The equality condition between ordered pairs, (x,y)=(z,t) ⇔ (x=zy=t), is similar to the one for functions.

Let R a unary predicate definite on E, and C a boolean. We have distributivities

(C ∧ ∃xE, R(x))  ⇔  (∃xE, CR(x))
(C ∨ ∀xE, R(x))  ⇔  (∀xE, CR(x))
(C ⇒ ∀xE, R(x))  ⇔  (∀xE, CR(x))
((∃xE, R(x)) ⇒ C)  ⇔  (∀xE, R(x) ⇒ C)
(∃xE, C) ⇔ (CE≠∅) ⇒ C ⇒ (CE=∅) ⇔ (∀xE, C)

Extensional definitions of sets

The functor Im defines the binder

{T(x)| xE} = {T(x)}xE = Im(ExT(x))

As this notation looks similar to the set builder, we can combine both :

{T(x)| xER(x)} = {T(x)| x∈{yE|R(y)}}

Applying Im to tuples, defines the operator symbols of exensional definition of sets (listing their elements): Im(a,b,…) = {a,b,…}. Those of arity 0,1,2 were presented in 1.11: the empty set ∅, the singleton {a} and the pairing {a,b}. We defined Vn as {0,…,n−1}. Images of tuples are finite sets.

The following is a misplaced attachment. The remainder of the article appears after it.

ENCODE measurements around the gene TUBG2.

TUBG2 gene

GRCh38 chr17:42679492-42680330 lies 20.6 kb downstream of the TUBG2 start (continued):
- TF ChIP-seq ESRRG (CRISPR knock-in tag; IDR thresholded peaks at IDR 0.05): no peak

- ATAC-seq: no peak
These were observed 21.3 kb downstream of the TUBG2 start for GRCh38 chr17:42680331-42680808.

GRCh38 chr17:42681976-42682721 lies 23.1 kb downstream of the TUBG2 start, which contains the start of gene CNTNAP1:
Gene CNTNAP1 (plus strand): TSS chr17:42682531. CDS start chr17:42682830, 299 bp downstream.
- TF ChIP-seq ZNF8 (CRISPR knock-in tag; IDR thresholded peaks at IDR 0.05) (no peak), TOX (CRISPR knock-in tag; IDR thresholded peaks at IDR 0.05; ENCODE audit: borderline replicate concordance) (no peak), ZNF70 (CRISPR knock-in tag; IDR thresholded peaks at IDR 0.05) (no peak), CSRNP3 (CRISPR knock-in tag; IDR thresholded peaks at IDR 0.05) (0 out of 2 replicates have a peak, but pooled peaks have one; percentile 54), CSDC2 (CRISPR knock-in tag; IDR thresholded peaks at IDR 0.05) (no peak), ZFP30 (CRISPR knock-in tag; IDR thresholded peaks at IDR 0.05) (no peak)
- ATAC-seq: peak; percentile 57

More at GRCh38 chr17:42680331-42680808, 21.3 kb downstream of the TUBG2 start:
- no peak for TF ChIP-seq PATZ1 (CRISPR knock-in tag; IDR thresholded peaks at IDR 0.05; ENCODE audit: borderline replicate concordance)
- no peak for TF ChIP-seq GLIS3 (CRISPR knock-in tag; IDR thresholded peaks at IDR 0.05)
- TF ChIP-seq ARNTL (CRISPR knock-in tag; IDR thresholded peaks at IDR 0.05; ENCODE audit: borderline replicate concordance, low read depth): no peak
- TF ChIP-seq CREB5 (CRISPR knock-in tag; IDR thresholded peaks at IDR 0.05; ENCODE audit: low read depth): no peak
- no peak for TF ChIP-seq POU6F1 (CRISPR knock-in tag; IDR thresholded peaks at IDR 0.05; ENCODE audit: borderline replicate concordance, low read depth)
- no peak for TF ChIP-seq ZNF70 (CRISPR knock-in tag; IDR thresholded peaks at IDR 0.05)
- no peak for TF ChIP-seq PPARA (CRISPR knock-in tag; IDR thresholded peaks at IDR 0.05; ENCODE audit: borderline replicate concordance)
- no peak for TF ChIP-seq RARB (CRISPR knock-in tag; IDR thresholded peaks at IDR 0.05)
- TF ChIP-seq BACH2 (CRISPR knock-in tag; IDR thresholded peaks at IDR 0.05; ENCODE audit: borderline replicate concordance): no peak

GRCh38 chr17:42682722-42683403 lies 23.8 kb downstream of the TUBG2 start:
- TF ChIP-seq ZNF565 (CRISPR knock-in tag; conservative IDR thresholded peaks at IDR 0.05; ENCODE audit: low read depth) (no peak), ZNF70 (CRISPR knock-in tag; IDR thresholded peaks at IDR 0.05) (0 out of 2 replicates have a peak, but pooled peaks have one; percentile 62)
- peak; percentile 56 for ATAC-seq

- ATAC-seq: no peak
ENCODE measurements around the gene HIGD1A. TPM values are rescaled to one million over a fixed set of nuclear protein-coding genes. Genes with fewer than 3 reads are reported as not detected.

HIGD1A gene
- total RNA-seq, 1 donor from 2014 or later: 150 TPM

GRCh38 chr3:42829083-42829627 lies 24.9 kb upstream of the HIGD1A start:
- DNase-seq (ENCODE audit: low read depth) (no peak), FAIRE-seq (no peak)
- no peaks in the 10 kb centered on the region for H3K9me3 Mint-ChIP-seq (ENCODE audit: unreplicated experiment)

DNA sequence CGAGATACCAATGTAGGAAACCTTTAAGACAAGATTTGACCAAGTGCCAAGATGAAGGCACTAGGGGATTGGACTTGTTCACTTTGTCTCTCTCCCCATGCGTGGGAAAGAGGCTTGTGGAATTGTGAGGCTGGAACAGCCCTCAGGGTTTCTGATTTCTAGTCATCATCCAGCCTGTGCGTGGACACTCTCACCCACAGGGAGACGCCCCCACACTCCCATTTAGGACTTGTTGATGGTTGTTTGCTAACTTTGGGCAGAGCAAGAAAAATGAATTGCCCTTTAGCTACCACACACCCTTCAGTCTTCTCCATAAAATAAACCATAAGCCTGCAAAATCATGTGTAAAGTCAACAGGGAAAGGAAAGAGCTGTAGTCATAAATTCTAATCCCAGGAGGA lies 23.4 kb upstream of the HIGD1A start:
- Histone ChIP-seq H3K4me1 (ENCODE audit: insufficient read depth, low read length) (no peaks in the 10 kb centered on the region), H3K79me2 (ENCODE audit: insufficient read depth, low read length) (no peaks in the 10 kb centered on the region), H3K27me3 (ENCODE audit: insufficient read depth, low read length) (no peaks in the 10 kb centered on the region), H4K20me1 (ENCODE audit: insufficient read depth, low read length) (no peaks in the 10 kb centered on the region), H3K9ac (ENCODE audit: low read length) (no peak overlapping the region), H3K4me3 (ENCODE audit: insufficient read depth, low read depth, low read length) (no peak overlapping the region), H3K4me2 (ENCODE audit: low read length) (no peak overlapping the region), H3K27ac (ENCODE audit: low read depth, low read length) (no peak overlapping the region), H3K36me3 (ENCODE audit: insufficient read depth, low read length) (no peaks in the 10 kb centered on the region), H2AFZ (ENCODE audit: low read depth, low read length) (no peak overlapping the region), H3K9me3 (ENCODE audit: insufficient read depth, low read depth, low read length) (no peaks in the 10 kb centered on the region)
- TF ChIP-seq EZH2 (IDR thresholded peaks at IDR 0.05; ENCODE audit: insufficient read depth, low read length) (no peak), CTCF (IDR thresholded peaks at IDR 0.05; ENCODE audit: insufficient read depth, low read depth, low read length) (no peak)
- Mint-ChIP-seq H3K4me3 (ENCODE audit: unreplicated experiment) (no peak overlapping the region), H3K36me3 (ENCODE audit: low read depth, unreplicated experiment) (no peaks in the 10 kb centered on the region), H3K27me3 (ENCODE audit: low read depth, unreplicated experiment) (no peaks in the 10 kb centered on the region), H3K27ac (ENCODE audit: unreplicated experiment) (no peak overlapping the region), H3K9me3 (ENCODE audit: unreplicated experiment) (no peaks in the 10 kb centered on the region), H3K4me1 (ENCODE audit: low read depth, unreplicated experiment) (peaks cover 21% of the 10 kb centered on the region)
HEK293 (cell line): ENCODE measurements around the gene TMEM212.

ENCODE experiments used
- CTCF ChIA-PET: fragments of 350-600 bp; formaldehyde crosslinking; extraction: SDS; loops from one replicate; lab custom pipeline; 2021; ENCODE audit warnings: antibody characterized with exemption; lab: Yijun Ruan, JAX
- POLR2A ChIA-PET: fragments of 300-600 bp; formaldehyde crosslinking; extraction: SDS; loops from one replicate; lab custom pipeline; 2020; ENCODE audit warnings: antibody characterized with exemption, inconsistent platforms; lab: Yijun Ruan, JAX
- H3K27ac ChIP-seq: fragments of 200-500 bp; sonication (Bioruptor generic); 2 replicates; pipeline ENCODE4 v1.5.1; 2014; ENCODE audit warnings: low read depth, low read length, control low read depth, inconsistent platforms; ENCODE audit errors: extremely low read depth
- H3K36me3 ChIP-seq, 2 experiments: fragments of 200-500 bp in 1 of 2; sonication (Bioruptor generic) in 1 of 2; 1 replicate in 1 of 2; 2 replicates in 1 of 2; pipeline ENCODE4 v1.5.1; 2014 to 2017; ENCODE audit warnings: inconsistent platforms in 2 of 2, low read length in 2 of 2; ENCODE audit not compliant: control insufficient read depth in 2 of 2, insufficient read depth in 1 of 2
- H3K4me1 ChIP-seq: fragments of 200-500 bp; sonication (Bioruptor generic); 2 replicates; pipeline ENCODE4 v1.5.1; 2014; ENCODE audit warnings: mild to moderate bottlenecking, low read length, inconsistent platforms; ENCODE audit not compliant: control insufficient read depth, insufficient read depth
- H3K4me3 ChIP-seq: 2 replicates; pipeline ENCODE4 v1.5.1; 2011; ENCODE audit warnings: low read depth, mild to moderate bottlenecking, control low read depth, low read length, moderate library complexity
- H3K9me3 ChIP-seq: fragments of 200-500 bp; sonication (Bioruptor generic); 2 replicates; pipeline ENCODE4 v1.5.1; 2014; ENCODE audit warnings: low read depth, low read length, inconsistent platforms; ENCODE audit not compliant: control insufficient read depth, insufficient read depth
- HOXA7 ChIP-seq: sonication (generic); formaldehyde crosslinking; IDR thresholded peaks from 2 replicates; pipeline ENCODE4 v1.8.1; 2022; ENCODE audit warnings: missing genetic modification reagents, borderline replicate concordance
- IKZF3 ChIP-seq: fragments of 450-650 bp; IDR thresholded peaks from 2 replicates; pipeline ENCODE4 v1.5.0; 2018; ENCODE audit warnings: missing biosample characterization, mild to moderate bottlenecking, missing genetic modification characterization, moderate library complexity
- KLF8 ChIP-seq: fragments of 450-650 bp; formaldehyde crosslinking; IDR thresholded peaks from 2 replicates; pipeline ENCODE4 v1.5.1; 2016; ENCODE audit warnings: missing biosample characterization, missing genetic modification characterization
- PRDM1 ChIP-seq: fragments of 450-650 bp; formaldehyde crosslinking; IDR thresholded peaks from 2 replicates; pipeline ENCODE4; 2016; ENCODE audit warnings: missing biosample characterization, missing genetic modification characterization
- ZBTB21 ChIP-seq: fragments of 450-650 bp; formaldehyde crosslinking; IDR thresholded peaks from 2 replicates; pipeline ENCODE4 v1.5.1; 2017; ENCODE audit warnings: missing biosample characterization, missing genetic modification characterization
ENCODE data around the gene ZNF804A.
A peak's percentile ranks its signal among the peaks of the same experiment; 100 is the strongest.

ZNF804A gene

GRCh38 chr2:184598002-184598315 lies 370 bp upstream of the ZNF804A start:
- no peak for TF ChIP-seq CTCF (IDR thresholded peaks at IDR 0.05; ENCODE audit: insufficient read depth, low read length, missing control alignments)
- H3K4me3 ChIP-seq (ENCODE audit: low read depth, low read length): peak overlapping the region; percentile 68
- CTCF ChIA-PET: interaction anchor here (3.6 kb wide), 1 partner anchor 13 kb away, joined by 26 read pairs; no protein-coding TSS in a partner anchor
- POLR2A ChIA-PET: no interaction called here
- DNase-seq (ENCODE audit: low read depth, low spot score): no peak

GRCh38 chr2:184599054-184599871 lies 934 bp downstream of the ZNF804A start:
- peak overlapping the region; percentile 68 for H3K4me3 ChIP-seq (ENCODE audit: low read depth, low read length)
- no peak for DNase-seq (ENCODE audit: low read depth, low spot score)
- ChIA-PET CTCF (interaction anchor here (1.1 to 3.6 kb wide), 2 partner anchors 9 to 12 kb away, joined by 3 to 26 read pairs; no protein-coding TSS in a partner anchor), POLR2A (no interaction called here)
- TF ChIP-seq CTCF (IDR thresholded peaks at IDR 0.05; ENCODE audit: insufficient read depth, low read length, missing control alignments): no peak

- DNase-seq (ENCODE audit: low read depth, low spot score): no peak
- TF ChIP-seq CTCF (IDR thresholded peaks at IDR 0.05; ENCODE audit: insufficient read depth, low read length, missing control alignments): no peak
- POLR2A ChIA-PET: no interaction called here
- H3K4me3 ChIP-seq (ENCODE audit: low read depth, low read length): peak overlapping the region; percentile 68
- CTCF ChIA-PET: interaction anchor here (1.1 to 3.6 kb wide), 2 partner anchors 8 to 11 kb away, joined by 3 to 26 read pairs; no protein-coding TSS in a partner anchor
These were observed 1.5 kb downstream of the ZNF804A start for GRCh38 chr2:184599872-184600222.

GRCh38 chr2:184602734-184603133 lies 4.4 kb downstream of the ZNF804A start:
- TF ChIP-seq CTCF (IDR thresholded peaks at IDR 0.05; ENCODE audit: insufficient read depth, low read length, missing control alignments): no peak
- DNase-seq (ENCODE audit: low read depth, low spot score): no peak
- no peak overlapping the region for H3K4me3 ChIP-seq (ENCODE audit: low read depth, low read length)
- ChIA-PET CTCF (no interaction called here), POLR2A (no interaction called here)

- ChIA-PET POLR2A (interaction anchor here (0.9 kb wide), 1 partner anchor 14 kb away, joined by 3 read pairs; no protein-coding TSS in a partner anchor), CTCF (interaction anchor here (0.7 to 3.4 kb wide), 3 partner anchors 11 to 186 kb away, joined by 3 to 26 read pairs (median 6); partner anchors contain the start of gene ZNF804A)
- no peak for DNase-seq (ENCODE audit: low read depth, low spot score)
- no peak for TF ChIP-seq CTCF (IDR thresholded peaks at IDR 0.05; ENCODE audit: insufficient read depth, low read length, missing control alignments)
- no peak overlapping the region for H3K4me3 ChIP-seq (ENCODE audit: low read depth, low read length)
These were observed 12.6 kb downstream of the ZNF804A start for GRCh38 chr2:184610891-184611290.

Set theory and Foundations of Mathematics
1. First foundations of mathematics
2. Set theory
2.1. Formalization of set theory
2.2. Set generation principle
2.3. Tuples, families
2.4. Boolean operators on sets
2.5. Products, graphs and composition
2.6. Uniqueness quantifiers, functional graphs
2.7. The powerset
2.8. Injectivity and inversion
2.9. Binary relations ; order
2.10. Canonical bijections
2.11. Equivalence relations, partitions
2.12. Axiom of choice
2.13. Galois connection
Time in set theory
Interpretation of classes
Concepts of truth in mathematics
3. Algebra - 4. Arithmetic - 5. Second-order foundations